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Current Events: 2021 Humility

Slate Star Codex and the State of Things

If you, like I, came of professional age in the earliest days of the Internet boom (we’re talking the early ’90s), you might have been exposed to the overwrought sense of intellectual entitlement and rationalization endemic to the San Francisco Bay area. This has mushroomed in recent years to the point of ridiculousness. And you, like I, might have walked away from it.

I grew up in the New York Metro area, and am no stranger to Regional Superiority Syndrome. Like-minded people in large metro areas, living a balls-out Darwinian oval track race, trying their best to out-think one another, all the while shrouding their self-esteem varia with a veil of civic pride. “We’re a great city, filled with the best minds, surrounded by the best culture the world has to offer. Not here? Sucks to be you!”

Generations of people in Silicon Valley (and in the New York Metro) have produced important things; this is not up for dispute. But starkly missing from this sort of culture is a genuine appreciation for, and sense of, humility.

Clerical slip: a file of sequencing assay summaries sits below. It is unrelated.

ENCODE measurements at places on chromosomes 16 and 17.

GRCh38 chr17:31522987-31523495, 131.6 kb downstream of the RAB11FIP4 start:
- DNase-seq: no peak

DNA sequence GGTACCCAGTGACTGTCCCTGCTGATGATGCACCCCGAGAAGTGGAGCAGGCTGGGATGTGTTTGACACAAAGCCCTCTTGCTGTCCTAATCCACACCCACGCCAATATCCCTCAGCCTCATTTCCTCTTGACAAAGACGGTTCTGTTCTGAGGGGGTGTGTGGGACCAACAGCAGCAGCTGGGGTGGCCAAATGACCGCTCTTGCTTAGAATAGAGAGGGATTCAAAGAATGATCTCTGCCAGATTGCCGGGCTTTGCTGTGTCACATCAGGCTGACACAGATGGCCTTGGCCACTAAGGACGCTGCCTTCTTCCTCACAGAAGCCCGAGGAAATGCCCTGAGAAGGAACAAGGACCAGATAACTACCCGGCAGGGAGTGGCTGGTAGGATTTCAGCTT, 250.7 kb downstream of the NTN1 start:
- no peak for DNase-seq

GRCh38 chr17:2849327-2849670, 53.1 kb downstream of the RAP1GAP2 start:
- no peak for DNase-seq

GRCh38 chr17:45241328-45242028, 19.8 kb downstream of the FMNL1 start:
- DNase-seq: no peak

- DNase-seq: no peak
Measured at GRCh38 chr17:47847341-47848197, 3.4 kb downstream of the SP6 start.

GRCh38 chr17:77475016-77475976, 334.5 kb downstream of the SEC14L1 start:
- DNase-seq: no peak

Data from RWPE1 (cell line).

It is this lack of humility that I find myself responding to in the work that I do. An important part of a CIO’s job is to protect the companies they work for from the incredible amount of bullshit that is threaded through our industry. Promises of AI; new features that are always on the way; so much software that is apparently so great, so easy to use; anything can be solved with an integration or an API; Object Linking and Embedding is architecture of the future (or maybe it was ActiveX); Citrix is good; Cisco is great; Access is wonderful; SAP is amazing; Electron is groundbreaking; Apple is doomed; blockchain can solve issues with tracing lettuce from farm to table; every report is valuable. If you are a CIO, add your own bullshit to this list. I will not disagree.